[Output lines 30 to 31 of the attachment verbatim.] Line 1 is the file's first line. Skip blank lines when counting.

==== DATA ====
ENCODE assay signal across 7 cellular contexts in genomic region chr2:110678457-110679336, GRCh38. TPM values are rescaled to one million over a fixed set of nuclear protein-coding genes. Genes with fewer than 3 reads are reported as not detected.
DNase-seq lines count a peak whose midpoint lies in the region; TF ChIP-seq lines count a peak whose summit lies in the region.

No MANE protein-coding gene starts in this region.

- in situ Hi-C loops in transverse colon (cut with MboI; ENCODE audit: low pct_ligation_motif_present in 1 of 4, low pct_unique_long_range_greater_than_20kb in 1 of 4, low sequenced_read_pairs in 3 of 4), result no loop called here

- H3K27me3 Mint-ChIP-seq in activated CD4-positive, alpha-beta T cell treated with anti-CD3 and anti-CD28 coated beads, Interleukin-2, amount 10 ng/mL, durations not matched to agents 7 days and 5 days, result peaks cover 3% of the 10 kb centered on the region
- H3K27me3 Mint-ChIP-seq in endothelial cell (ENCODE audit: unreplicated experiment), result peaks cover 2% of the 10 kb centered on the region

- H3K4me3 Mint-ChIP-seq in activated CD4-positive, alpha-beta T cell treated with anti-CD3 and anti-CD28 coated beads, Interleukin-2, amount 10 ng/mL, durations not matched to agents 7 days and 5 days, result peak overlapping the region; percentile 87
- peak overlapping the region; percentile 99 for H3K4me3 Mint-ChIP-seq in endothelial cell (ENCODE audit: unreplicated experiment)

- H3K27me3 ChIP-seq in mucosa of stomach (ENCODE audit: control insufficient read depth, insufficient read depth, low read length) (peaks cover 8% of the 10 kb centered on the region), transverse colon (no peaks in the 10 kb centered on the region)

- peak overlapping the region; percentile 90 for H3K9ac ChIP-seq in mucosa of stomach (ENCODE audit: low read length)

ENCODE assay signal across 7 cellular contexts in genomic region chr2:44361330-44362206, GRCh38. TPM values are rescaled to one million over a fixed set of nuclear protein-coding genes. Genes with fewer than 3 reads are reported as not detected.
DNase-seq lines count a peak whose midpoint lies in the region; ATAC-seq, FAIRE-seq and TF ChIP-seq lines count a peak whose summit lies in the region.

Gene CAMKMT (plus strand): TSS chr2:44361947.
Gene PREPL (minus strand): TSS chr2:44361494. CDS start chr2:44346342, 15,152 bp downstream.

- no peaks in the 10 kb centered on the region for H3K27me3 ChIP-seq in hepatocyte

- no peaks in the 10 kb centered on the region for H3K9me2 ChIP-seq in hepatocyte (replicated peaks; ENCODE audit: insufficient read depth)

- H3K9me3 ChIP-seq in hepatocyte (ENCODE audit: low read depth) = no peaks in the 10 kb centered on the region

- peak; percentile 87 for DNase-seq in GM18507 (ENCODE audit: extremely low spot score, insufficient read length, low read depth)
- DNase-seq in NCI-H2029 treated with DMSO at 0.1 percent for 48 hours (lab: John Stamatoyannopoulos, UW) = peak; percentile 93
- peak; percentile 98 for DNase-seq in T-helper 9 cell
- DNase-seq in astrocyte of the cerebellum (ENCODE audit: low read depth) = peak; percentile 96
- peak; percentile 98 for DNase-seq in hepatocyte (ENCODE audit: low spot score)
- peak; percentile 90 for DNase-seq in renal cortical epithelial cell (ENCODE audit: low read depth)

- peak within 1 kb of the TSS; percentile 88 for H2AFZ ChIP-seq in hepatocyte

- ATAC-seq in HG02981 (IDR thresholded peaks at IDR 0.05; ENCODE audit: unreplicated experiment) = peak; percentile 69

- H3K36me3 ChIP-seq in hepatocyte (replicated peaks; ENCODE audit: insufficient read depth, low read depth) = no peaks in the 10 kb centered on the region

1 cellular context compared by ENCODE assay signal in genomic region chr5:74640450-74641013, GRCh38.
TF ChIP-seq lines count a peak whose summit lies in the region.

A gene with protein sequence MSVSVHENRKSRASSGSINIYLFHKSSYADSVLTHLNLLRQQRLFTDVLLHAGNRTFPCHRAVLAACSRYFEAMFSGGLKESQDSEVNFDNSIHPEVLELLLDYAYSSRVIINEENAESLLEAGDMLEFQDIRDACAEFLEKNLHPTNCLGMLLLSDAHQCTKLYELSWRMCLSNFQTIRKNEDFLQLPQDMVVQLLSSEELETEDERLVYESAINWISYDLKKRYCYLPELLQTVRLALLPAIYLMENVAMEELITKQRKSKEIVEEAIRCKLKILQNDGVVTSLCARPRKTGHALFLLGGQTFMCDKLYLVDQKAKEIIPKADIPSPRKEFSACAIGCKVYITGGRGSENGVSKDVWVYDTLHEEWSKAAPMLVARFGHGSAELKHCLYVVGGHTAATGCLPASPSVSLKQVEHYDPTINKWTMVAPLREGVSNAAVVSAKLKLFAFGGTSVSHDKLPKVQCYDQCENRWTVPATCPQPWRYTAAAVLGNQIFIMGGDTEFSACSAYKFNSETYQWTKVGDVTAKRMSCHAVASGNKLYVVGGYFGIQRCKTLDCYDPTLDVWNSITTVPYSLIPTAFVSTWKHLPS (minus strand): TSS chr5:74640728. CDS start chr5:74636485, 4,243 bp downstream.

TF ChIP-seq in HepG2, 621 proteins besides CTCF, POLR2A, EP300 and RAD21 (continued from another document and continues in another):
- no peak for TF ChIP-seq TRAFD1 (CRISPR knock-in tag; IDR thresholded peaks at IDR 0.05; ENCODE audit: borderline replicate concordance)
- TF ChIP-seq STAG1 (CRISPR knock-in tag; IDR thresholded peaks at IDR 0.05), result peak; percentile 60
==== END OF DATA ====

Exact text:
TF ChIP-seq in HepG2, 621 proteins besides CTCF, POLR2A, EP300 and RAD21 (continued from another document and continues in another):
- no peak for TF ChIP-seq TRAFD1 (CRISPR knock-in tag; IDR thresholded peaks at IDR 0.05; ENCODE audit: borderline replicate concordance)